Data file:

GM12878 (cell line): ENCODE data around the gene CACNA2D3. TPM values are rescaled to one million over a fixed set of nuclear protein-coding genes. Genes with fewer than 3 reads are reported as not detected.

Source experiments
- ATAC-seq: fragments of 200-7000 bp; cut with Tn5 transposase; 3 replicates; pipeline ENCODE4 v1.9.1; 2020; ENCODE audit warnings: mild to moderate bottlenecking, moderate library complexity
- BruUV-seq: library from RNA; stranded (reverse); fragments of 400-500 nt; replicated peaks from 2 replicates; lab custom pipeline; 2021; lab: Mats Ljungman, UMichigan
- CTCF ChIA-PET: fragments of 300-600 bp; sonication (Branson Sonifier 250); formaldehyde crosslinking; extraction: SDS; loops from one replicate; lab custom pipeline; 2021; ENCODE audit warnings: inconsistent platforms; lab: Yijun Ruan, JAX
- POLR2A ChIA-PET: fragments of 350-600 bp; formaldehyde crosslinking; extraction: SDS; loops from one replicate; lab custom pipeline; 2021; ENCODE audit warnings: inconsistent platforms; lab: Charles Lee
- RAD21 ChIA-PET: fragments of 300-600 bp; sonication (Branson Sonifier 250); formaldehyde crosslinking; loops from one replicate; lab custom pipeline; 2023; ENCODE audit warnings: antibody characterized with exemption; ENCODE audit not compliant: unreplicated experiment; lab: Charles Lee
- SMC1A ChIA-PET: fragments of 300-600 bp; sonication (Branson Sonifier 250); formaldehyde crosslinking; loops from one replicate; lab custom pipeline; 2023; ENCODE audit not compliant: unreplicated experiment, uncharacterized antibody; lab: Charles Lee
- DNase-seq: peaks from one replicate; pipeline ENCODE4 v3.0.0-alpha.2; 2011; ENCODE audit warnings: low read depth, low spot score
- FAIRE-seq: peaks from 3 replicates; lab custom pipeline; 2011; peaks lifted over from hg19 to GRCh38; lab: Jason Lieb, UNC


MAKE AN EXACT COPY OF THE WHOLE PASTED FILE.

GM12878 (cell line): ENCODE data around the gene CACNA2D3. TPM values are rescaled to one million over a fixed set of nuclear protein-coding genes. Genes with fewer than 3 reads are reported as not detected.

Source experiments
- ATAC-seq: fragments of 200-7000 bp; cut with Tn5 transposase; 3 replicates; pipeline ENCODE4 v1.9.1; 2020; ENCODE audit warnings: mild to moderate bottlenecking, moderate library complexity
- BruUV-seq: library from RNA; stranded (reverse); fragments of 400-500 nt; replicated peaks from 2 replicates; lab custom pipeline; 2021; lab: Mats Ljungman, UMichigan
- CTCF ChIA-PET: fragments of 300-600 bp; sonication (Branson Sonifier 250); formaldehyde crosslinking; extraction: SDS; loops from one replicate; lab custom pipeline; 2021; ENCODE audit warnings: inconsistent platforms; lab: Yijun Ruan, JAX
- POLR2A ChIA-PET: fragments of 350-600 bp; formaldehyde crosslinking; extraction: SDS; loops from one replicate; lab custom pipeline; 2021; ENCODE audit warnings: inconsistent platforms; lab: Charles Lee
- RAD21 ChIA-PET: fragments of 300-600 bp; sonication (Branson Sonifier 250); formaldehyde crosslinking; loops from one replicate; lab custom pipeline; 2023; ENCODE audit warnings: antibody characterized with exemption; ENCODE audit not compliant: unreplicated experiment; lab: Charles Lee
- SMC1A ChIA-PET: fragments of 300-600 bp; sonication (Branson Sonifier 250); formaldehyde crosslinking; loops from one replicate; lab custom pipeline; 2023; ENCODE audit not compliant: unreplicated experiment, uncharacterized antibody; lab: Charles Lee
- DNase-seq: peaks from one replicate; pipeline ENCODE4 v3.0.0-alpha.2; 2011; ENCODE audit warnings: low read depth, low spot score
- FAIRE-seq: peaks from 3 replicates; lab custom pipeline; 2011; peaks lifted over from hg19 to GRCh38; lab: Jason Lieb, UNC